The most recent earthquake, measured at 5.5 on the Richter scale, was felt on January 19 near the city of Neyshabour in northeast Iran, injuring 100 people and causing some structural damage. Iran’s deadliest earthquake struck the northern provinces of Gilan and Zanjan, killing around 37,000 people and injuring more than 100,000.

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Vietnam Starts Seismic Survey for First Nuclear Power Plant
Thanh Nien News
(for personal use only)

Nearly 100 workers and engineers Thursday started seismic surveys at the location of Vietnam’s first nuclear power plant in the central province of Ninh Thuan, a local news website reported the same day.

VnExpress quoted Phan Minh Tuan, deputy chief of Ninh Thuan nuclear power project management board, as saying that the survey team will also drill for more than 3,000 meters at sea to collect comprehensive data for construction and operation works later.

According to the plan of national electricity development, work on the country’s first two nuclear power plants in Ninh Thuan will start in December 2014, and be completed in 2022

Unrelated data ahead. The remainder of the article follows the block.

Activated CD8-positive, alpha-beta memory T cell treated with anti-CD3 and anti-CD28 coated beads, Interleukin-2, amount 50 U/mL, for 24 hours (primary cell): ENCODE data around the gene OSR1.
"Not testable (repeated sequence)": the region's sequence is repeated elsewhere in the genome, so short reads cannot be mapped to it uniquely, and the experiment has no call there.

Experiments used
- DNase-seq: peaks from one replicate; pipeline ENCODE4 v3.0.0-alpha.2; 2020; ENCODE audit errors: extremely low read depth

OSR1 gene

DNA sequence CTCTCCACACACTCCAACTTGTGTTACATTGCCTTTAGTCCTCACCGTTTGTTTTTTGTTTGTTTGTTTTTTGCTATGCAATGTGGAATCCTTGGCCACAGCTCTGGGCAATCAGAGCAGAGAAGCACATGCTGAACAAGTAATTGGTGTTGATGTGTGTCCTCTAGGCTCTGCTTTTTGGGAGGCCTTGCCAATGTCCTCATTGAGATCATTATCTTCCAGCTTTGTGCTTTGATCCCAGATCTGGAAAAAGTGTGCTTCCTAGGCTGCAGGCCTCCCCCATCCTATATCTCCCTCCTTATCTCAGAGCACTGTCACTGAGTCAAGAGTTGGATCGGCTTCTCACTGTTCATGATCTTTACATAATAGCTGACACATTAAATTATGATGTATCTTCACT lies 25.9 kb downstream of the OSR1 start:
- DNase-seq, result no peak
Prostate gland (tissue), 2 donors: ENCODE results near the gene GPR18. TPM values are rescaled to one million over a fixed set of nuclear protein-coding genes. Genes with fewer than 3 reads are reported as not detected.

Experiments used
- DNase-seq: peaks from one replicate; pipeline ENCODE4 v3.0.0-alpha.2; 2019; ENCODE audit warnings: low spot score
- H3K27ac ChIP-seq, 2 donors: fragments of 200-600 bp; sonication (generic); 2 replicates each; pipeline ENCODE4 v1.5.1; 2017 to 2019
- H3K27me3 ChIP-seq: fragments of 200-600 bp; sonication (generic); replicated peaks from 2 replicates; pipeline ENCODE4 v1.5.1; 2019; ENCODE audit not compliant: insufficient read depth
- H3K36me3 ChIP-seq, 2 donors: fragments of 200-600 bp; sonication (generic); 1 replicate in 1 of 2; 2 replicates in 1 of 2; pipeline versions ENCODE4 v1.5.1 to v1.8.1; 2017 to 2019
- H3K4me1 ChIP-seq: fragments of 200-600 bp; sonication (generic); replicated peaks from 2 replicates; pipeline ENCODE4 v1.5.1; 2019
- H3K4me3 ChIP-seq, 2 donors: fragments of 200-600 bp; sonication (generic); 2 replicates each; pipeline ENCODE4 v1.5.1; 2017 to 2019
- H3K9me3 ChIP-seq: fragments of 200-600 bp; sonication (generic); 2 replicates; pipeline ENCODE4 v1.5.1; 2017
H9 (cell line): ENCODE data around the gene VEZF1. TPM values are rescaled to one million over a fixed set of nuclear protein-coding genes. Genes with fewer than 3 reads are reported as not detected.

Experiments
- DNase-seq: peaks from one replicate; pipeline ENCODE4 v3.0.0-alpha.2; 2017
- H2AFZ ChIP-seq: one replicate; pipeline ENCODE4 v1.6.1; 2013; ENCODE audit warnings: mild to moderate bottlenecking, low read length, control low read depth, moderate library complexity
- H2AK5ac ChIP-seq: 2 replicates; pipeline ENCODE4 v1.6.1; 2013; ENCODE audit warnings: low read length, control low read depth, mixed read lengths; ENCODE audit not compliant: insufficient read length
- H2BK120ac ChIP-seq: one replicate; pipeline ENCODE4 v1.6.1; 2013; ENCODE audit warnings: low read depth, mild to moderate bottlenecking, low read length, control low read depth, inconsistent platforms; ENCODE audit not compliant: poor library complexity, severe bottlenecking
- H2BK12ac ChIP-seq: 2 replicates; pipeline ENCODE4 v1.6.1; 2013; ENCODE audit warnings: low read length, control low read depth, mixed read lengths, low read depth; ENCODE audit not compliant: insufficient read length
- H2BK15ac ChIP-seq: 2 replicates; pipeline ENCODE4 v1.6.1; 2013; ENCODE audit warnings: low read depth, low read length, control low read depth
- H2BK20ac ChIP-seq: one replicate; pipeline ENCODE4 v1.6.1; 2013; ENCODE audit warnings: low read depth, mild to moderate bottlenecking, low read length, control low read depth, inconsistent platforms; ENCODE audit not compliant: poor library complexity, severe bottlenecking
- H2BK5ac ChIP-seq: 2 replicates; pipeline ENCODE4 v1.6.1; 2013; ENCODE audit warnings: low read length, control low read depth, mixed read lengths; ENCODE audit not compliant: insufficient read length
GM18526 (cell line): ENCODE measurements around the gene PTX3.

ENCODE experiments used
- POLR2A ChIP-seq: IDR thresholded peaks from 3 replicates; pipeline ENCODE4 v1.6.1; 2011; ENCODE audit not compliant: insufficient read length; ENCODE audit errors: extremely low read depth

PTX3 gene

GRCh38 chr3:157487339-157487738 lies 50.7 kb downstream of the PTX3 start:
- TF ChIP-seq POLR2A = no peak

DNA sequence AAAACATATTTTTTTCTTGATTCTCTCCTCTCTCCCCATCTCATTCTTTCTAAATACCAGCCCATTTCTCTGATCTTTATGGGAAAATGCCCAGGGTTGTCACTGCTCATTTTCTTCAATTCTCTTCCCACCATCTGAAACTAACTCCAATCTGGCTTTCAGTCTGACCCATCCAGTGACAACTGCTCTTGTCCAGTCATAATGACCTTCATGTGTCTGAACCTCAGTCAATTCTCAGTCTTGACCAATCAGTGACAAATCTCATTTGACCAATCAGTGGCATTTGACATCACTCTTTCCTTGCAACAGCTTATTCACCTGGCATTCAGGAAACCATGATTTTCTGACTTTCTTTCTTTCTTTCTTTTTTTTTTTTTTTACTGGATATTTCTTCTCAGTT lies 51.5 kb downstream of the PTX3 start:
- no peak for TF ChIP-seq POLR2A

The plants will be built with hi-end technology that is able to handle heat radiation automatically within 72 hours in case of problems, the VnExpress report said.

In October, 2010, Vietnam signed a multi-billion-dollar deal with Russia to build its first nuclear power plant. Russia in November last year agreed to lend Vietnam some US$9 billion for the project.
Vietnam also plans to cooperate with Japan on two other nuclear reactors. Thirteen nuclear plants with the total capacity of 16,000 megawatts are slated to go into operation in the country over the next two decades.

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E.  Nuclear Cooperation

Missile Defense Cooperation Could be “Game-Changer”
Susan Cornwell
(for personal use only)

Missile defense, an issue that has poisoned U.S.-Russia relations, could be a "game-changer" that transforms ties if the two sides cooperate on a shared system, says a report by former top officials from both sides of the Atlantic.